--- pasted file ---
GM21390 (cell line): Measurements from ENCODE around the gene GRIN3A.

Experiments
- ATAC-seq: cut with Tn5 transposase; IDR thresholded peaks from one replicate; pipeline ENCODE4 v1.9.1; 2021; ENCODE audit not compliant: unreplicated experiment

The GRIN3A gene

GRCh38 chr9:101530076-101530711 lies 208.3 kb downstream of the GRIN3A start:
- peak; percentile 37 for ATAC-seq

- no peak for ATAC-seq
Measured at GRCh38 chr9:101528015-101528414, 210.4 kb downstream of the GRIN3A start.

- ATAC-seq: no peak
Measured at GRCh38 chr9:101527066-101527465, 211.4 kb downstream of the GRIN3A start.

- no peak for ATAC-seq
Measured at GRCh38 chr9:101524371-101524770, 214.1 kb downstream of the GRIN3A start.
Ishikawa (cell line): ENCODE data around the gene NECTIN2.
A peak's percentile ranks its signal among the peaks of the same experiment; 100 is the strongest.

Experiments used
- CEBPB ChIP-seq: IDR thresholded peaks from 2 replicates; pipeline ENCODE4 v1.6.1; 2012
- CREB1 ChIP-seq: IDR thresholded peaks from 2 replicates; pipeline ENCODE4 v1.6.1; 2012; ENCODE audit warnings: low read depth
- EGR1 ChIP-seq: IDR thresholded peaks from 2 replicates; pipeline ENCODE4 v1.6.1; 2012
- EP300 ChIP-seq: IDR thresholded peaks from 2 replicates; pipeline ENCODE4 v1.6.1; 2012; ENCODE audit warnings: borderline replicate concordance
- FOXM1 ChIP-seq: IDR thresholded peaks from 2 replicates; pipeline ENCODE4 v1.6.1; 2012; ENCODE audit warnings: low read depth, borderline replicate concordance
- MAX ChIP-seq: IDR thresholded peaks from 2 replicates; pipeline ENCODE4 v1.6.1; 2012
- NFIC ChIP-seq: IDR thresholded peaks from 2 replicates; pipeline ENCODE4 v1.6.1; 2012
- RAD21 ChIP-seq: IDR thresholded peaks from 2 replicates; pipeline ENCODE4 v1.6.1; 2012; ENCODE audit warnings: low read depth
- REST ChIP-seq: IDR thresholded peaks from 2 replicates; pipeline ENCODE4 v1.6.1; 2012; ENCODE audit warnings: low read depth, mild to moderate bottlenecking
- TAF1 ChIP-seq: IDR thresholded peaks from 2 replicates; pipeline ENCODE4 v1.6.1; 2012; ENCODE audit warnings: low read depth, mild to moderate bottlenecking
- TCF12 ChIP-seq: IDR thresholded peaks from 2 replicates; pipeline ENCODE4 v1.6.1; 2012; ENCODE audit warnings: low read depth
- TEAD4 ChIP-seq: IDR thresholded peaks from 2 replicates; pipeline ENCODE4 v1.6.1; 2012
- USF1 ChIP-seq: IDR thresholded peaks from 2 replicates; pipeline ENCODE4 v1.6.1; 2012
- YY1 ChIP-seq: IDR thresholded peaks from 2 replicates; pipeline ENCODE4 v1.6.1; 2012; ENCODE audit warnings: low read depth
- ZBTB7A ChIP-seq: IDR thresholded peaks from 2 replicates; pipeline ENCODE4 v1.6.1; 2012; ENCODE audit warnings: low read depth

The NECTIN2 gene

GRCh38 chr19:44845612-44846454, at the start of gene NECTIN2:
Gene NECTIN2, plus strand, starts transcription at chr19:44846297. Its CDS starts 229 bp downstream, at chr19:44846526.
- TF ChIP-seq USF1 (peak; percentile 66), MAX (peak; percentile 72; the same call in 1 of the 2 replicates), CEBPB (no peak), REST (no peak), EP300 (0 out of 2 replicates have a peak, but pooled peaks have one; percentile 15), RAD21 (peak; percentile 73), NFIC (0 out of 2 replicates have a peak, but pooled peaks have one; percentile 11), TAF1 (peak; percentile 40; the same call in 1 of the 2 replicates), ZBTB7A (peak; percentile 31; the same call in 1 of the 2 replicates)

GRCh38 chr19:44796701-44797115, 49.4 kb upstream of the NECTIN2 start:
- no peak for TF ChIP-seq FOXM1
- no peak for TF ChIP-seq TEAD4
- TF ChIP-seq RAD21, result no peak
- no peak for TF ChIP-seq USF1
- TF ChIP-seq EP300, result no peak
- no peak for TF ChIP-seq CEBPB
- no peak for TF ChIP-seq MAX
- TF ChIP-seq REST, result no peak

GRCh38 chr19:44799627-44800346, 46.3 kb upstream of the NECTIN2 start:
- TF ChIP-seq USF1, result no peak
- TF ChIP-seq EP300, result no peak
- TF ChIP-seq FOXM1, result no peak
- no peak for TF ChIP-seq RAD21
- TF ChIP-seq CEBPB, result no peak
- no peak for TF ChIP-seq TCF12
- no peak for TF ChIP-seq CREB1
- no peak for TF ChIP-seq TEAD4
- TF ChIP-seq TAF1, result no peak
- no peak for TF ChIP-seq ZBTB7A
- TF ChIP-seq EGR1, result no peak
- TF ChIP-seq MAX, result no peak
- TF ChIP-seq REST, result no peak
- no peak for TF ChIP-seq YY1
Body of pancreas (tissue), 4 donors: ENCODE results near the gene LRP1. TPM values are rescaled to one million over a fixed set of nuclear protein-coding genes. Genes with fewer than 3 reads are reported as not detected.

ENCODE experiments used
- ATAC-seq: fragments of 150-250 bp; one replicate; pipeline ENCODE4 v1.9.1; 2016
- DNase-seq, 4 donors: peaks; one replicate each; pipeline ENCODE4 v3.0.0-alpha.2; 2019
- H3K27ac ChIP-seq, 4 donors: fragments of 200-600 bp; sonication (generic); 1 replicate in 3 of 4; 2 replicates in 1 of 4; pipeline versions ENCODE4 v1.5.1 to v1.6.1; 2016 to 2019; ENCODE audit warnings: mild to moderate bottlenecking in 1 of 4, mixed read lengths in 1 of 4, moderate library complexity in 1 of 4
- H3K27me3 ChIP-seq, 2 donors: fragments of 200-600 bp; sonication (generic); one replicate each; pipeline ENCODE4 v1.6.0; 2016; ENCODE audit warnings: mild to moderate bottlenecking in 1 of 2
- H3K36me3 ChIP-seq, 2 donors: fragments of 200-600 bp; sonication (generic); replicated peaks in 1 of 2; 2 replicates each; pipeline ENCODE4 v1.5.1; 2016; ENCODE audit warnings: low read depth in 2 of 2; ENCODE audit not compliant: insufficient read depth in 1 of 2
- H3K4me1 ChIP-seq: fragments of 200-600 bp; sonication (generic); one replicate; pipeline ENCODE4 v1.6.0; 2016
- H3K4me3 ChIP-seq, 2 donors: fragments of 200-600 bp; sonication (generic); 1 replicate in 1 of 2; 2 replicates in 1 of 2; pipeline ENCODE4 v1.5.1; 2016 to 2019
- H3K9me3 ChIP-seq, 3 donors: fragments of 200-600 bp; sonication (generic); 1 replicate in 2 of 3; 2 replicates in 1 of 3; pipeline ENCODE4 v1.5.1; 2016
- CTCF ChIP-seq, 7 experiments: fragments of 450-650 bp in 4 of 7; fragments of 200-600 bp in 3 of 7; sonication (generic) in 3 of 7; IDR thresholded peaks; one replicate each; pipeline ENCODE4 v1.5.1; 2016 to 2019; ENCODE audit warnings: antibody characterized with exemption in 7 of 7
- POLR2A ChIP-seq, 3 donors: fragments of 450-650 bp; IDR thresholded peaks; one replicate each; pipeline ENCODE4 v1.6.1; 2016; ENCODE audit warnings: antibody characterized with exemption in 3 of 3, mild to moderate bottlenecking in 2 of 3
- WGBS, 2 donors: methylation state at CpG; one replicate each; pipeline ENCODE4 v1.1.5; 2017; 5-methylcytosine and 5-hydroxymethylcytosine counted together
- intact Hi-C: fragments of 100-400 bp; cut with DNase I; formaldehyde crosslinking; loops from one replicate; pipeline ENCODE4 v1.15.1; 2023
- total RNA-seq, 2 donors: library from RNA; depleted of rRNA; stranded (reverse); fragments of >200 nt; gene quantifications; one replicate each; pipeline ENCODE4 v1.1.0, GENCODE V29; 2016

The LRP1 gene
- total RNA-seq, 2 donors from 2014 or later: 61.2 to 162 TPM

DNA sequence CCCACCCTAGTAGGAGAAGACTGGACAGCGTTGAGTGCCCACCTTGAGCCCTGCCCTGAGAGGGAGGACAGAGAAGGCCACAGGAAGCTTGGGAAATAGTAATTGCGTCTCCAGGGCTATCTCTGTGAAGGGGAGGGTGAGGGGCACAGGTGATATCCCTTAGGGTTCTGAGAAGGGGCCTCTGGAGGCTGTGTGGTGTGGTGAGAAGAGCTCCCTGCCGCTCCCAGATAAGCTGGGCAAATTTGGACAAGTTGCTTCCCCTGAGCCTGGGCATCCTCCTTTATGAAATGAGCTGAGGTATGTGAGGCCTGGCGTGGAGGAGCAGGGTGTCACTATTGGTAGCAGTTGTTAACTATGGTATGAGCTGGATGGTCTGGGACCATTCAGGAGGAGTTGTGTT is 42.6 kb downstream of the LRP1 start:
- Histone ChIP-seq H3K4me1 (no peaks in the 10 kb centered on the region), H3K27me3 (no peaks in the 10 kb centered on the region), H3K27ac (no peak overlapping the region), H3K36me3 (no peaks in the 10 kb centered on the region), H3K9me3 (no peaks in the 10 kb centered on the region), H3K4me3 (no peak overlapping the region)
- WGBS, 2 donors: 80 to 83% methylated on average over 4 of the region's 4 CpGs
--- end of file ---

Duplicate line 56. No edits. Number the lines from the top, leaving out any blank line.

- TF ChIP-seq MAX, result no peak